2.1. FKGK18 inhibits iPLA2β similar to S-BEL

To test the ability of FKFK18 to inhibit iPLA2β activity, INS-1 insulinoma cells overexpressing iPLA2β (OE) were used. Cytosol from the OE cells was prepared and activity in 30 µg protein aliquots was assayed in the presence of varying concentrations of FKGK18. As seen in Fig. 2, FKGK18 inhibited Ca2+-independent PLA2 activity in a concentration-dependent manner, similar to S-BEL, which preferentially inhibits cytosol-associated iPLA2β [22]. The calculated IC50 (∼5×10−8 M) for FKGK18 was similar to that of S-BEL [6]. In contrast, R-BEL, which inhibits membrane-associated iPLA2γwas a weaker inhibitor of iPLA2 enzymatic activity, as reflected by an estimated IC50 of 3×10−6 M. These findings suggest that FKGK18 is equipotent to S-BEL as an in vitro inhibitor of cytosol-associated Ca2+-independent PLA2 activity, which is manifested by iPLA2β.

Figure 2. Comparison of Inhibition of Cytosol-Associated iPLA2β by BEL and FKGK18 in INS-1 OE Cells.

Cytosol was prepared from INS-1 OE cells and the ability of FKGK18 to inhibit cytosol-associated iPLA2β activity was compared with that of S-BEL and R-BEL. The radioactivity enzymatic assay was performed using 30 µg protein aliquots and the data are presented as mean ± SEM of residual activity in the presence of an inhibitor, relative to activity measured in the presence of only the vehicle.

To confirm FKGK18 ability to inhibit iPLA2β, cytosol was prepared from myocardial tissues isolated from WT and iPLA2β-KO mice [37]. As illustrated in Fig. 3, cytosol-associated Ca2+-independent PLA2 activity in the WT group is stimulated by ATP, a characteristic of iPLA2β [32], nearly 5-fold and such stimulation was inhibited by FKGK18. In contrast, Ca2+-independent PLA2 activity ± FKGK18 in the iPLA2β-KO group was barely above background. These findings suggest that the myocardial cytosol-associated activity is manifested by iPLA2β and that it is inhibitable by FKGK18.

Figure 3. Cytosol-Associated iPLA2β Activity in Myocardium of WT and iPLA2β-KO Mice.

Cytosol was prepared from hearts isolated from wild type (WT) and iPLA2β-deficient (KO) mice. The iPLA2β enzymatic radioactivity assay was preformed using 30 µg protein aliquots in the absence and presence of ATP (10 mM) and FKGK18 (10−6 M) either alone or in combination as indicated. The data for each group are presented as mean ± SEM of fold-change in activity in the presence of an inhibitor, relative to activity measured in the presence of only vehicle. (*Significantly different from WT Control group, p<0.05 and significantly different from WT+ATP group, p<0.05).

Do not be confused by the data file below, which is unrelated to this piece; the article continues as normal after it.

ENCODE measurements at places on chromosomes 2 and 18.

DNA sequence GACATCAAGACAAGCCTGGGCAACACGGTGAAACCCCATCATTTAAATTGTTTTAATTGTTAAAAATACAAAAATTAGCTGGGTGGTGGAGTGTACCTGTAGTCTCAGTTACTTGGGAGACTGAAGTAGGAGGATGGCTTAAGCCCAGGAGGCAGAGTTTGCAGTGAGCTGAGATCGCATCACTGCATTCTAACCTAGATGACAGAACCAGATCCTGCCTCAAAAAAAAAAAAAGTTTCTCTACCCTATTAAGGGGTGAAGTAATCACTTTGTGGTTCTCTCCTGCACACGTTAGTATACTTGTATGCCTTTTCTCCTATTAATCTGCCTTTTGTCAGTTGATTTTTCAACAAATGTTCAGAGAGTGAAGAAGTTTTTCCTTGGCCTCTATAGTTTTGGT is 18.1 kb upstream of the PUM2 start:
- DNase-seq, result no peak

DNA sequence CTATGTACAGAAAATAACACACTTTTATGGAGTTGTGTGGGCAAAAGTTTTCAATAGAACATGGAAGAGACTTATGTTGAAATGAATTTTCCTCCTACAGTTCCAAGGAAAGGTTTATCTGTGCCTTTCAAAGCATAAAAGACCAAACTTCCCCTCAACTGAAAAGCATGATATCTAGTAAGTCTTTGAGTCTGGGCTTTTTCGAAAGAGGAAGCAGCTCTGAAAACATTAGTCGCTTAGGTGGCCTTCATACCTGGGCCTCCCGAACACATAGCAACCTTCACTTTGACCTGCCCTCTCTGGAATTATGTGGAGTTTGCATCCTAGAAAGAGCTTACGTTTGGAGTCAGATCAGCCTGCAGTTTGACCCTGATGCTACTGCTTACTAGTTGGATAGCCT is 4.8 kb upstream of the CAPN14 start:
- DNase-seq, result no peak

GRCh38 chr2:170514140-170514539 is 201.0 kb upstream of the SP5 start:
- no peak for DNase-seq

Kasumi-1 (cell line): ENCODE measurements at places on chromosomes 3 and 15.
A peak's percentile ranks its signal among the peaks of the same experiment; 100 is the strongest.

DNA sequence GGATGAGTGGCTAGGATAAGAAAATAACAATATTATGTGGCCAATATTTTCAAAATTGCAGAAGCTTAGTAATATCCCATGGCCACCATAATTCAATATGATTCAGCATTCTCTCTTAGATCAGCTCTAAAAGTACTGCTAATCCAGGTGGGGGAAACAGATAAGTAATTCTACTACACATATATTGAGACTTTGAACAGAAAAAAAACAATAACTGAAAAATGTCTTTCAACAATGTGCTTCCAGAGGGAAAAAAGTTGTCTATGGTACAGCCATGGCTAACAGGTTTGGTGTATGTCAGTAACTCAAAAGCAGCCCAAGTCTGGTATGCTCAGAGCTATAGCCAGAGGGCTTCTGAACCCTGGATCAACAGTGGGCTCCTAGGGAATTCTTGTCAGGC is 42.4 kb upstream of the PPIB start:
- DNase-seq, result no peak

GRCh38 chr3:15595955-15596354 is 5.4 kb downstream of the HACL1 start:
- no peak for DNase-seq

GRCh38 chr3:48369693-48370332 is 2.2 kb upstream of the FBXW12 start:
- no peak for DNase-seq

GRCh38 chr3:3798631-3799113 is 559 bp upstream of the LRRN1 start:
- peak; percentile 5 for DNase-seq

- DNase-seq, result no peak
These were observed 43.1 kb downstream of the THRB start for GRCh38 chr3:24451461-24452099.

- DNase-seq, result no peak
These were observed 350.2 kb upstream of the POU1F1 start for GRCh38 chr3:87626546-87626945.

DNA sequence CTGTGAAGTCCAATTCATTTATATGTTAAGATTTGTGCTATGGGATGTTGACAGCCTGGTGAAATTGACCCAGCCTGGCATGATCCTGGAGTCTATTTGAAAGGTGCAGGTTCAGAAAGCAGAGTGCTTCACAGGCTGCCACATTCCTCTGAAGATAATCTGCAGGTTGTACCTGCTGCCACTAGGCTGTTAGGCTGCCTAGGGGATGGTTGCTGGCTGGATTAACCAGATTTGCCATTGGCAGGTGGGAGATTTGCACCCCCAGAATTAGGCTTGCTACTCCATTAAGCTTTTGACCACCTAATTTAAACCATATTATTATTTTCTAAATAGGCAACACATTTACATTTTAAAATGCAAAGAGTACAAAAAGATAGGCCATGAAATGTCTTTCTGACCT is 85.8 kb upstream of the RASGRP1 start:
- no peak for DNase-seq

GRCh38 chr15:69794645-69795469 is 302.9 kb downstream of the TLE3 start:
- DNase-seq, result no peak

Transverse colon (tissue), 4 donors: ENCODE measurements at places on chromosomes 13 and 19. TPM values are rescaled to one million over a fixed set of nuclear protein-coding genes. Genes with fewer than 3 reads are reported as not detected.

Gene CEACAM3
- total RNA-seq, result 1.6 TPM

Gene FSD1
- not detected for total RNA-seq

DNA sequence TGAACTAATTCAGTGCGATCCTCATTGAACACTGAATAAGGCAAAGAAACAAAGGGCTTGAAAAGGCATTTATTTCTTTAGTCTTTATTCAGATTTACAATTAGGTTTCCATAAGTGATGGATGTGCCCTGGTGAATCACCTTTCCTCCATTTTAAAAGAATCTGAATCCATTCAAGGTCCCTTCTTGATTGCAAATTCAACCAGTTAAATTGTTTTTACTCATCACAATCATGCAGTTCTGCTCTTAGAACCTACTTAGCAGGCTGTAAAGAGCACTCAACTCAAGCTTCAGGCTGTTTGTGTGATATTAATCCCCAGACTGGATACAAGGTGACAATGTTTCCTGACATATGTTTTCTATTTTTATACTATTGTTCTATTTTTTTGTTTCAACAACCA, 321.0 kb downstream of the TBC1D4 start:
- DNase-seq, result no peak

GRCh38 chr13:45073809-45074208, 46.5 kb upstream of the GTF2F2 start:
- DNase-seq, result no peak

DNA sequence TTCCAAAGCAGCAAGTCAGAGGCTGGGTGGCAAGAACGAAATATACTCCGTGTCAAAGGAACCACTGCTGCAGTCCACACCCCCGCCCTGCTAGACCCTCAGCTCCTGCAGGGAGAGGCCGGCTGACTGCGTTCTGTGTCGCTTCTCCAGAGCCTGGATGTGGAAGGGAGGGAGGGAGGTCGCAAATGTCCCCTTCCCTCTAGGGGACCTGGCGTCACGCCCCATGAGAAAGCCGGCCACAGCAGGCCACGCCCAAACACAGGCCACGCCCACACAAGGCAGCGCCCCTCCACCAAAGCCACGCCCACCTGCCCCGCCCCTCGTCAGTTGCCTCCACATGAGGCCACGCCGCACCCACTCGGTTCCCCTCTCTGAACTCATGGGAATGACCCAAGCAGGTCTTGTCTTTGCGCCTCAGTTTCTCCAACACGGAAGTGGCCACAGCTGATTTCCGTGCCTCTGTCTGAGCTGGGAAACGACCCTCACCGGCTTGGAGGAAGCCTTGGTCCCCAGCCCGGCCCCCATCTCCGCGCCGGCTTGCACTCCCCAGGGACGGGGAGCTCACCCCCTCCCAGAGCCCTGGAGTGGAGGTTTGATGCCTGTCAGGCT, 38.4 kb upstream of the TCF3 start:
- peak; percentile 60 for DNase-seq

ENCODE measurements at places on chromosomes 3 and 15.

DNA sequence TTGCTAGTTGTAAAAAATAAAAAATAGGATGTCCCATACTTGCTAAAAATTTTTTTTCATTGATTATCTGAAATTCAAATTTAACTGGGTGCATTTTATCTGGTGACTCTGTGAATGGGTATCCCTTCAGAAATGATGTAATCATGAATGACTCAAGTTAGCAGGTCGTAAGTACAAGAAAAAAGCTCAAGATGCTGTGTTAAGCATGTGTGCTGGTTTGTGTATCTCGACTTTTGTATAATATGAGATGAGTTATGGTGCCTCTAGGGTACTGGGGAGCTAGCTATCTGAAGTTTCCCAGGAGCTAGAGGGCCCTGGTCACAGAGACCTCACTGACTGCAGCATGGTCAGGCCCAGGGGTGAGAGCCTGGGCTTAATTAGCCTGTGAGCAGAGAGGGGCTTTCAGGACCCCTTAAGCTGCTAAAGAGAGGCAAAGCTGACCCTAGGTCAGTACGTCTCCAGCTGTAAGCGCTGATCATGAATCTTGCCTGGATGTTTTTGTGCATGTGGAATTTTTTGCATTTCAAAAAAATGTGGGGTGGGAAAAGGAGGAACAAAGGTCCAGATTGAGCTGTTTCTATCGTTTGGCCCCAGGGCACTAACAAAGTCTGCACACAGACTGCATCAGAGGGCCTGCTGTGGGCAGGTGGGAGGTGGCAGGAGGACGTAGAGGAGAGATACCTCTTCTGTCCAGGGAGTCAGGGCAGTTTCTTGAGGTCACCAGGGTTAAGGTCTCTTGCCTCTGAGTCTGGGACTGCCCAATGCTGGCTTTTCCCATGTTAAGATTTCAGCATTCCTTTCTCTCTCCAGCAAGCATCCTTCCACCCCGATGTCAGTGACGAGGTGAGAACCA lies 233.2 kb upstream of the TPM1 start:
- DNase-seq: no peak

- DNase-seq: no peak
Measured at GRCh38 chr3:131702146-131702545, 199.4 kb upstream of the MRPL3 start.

2.2. FKGK18 inhibits membrane-associated iPLA2 activity similar to R-BEL

Because the putative mechanism of FKGK18 inhibition is through interaction with the lipase consensus sequence of iPLA2, we examined whether FKGK18 also exhibited a similar inhibitory profile against iPLA2γ. We chose the myocardial membrane preparation because it is predominantly enriched in iPLA2γ activity [38]. Hearts from WT mice were isolated, membrane fraction prepared, and the inhibitory effects of R-BEL and FKGK18 on iPLA2γ activity were compared. As seen in Fig. 4A, activity is similarly inhibited in a concentration-dependent manner by R-BEL and FKGK18 with an IC50 of ∼1–3 µM. To confirm that the inhibition is of activity manifested by iPLA2γ, membrane fractions were prepared from hearts of iPLA2β-KO mice. As shown in Fig. 4B, FKGK18 inhibited membrane-associated iPLA2 activity similar to R-BEL, with an IC50∼1 µM. These findings suggest that iPLA2γ is also inhibitable by FKGK18.

Figure 4. Inhibition of Membrane-Associated iPLA2 Activity in Hearts from WT and iPLA2β-KO Mice by R-BEL and FKGK18.

Membrane fractions were prepared from hearts isolated from WT and iPLA2β-deficient (KO) mice and iPLA2β activity was assayed in 30 µg protein aliquots. The data are presented as mean ± SEM of residual activity in the presence of an inhibitor relative to activity measured in the presence of only vehicle. A. WT membrane-associated activity. Residual activity was assayed in the absence and presence of FKGK18, S-BEL, or R-BEL. B. KO membrane-associated activity. Residual activity was assayed in the absence and presence of FKGK18 or R-BEL.